Federation offers suggestions on how to tackle stresses

Northern Ireland Police Federation Chairman Mark Lindsay
Northern Ireland Police Federation Chairman Mark Lindsay

The Police Federation of Northern Ireland (PFNI) has supplied the News Letter with a list of the top 10 stresses on police officers - and 10 steps to address them.

Six stresses relate to officers working excessive hours with little time off. The other four relate to physical and mental injuries and the fact that their pay is cut in half if they are off sick for over six months as a result.

Suggested solutions involve treating junior staff with more value, lobbying for funds for more officers, and acting on the results of staff morale surveys.

In June the PFNI annual conference heard that burnt-out PSNI officers want the Chief Constable and Justice Minister to lobby the Treasury for funding to reach minimum safe staffing levels recommended by Patten.

The PSNI has 6,800-6,900 officers but Patten recommended 7,500 officers in “a totally peaceful environment” - a shortage of 600 officers despite the high dissident threat.

Officers took well over 30,000 sick days in 2015.

Federation chairman Mark Lindsay said: “Northern Ireland tends to be compared with similar forces – but there are no similar forces.

“We are compared with Liverpool or Merseyside, but they can quite frequently send one officer out to do what may need two to four officers in Northern Ireland.”

A 2015 survey showed very low morale in 96% of officers.

PFNI speaks for officers up to and including chief inspector rank.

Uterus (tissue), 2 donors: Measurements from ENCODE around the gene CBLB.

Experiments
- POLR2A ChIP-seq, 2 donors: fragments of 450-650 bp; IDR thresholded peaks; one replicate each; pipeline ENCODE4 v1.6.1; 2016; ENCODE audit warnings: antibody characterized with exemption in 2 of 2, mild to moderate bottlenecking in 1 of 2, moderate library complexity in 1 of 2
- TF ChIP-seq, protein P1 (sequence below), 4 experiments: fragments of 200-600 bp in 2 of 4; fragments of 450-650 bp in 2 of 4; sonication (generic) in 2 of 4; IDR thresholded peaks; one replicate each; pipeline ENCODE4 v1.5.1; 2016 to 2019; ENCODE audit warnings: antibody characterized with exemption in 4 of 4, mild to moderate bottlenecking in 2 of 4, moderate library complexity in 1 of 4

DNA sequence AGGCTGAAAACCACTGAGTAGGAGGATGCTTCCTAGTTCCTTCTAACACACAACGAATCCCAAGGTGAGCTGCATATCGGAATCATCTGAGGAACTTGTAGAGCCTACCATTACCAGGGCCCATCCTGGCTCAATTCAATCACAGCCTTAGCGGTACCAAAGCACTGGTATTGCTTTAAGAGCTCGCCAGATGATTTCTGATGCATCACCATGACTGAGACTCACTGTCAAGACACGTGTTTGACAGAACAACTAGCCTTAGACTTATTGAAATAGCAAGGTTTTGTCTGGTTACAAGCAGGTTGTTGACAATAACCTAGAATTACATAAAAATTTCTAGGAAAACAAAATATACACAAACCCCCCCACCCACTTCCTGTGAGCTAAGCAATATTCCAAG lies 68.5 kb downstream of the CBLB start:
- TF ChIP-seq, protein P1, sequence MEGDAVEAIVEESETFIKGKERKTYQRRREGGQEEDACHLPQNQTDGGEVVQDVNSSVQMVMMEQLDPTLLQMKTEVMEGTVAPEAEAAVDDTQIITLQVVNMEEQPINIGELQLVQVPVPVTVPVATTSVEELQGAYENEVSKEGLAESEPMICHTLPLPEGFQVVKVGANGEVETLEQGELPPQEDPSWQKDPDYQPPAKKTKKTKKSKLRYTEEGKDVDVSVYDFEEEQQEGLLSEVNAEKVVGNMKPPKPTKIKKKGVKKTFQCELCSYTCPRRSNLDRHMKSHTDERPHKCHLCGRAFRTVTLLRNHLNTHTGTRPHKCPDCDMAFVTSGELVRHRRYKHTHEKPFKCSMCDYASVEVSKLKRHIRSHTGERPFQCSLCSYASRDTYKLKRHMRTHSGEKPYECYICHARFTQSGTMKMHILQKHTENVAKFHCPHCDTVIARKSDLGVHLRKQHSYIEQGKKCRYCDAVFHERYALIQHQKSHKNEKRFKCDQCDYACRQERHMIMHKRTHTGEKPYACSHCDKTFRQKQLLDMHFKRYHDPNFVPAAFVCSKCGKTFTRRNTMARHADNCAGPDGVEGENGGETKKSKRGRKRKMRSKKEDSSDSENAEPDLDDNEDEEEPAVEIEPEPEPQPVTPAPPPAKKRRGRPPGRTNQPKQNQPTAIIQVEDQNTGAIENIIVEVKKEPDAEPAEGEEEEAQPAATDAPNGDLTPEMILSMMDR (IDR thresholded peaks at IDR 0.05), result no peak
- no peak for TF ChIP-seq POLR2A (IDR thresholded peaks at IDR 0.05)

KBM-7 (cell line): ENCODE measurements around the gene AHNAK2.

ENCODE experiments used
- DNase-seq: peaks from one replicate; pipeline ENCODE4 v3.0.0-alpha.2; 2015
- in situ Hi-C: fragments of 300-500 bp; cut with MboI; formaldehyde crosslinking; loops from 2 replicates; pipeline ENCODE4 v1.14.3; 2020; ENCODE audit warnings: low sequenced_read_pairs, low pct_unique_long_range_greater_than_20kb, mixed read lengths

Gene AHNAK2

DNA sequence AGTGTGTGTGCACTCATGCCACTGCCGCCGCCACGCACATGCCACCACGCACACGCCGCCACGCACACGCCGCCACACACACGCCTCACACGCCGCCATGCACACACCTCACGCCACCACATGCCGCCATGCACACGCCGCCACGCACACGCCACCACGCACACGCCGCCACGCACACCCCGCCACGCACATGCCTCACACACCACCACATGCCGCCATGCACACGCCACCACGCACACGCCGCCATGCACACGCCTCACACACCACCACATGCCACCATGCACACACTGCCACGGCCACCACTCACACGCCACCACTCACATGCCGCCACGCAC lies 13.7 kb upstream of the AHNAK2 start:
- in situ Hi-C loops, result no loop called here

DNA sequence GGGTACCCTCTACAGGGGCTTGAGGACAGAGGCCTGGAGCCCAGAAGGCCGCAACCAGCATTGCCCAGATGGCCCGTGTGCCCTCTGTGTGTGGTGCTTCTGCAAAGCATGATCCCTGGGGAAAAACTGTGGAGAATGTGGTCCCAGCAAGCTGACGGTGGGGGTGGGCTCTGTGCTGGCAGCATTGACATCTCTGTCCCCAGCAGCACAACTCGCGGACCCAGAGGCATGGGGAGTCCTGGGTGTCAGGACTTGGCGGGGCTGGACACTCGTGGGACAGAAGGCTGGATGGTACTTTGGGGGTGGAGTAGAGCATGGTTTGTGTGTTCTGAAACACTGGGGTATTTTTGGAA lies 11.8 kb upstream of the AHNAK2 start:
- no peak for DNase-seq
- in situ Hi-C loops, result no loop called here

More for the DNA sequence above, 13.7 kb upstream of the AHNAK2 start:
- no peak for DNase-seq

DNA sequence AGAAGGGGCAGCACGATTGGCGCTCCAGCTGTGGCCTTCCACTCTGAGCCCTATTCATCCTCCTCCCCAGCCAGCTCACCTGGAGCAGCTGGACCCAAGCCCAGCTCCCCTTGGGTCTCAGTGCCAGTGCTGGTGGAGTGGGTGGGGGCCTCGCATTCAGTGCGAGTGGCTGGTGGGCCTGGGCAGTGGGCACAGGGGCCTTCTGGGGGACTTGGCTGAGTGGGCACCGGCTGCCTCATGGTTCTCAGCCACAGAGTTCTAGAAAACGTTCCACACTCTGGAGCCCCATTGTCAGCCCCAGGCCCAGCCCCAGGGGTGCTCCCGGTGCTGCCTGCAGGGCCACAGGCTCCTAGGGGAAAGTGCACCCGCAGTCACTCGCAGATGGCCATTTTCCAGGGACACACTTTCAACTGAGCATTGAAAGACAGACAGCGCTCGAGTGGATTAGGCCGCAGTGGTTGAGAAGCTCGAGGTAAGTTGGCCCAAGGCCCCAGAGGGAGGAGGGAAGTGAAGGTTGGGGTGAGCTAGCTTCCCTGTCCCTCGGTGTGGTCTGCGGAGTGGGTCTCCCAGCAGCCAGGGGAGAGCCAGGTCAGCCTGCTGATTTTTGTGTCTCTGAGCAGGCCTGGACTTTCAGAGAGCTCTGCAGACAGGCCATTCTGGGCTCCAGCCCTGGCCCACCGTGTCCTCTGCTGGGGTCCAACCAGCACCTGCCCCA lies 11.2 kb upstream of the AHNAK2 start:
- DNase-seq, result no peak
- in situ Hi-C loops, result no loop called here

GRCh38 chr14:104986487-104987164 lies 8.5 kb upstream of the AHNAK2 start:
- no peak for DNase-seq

1. Fewer officers and increased demands mean added pressure. Doing more with less may sound good but it has knock-on consequences.

2. Officers are unable to take their rest days.

3. Time off is a luxury.

4. Planning leave is exceptionally difficult.

5. Family life suffers – no quality time with kids and partners.

6. Service has an over-reliance on short-notice overtime.

7. Officers increasingly worried about incurring injuries which may impact on their careers.

8. If recovering from a serious physical injury or a mental condition such as PTSD, the officer could be off work for months. If off for six months or more, they go to half pay. Off more than a year, pay is cut to zero.

9. All combined, means days lost run into tens of thousands (37,674 days lost last year because of psychological illnesses – up 60 per cent on 2013). That has an adverse impact on the service to the public.

10. The Police Federation for Northern Ireland, recognising the extent of the problem, decided to invest £1 million over three years in a Psychological Wellbeing Fund designed to assist officers in need of professional care.


1. Start valuing the work that is done at the coalface.

2. Recognise that resources are insufficient and work with us on a campaign to get adequate funding.

3. Recruit up to 600 more officers which would bring the tally up to the peacetime figure envisaged by Patten (and, as we know, we’re far from a peacetime situation).

4. Rebuild morale (as per our workforce survey last year). It showed dissatisfaction with senior management team.

5. Listen to officer concerns, as articulated regularly by the staff association, the PFNI.

6. More movement on flexible working.

7. Assurances around rest days.

8. We seek a commitment from both the PSNI and the DoJ to step up to the mark with adequate funding for officers suffering psychological conditions, as highlighted in our submission to the draft Programme for Government Framework.

9. The PSNI often deal with the shortfalls and failings of other statutory bodies regarding vulnerable people with mental health issues and high-risk missing persons. Other agencies need to do more in this respect.

10. We’d like to see more emphasis on Neighbourhood Policing.

See also: ‘We want police chiefs to support us on the ground’

And: Chief Constable’s detailed response - exclusive to the News Letter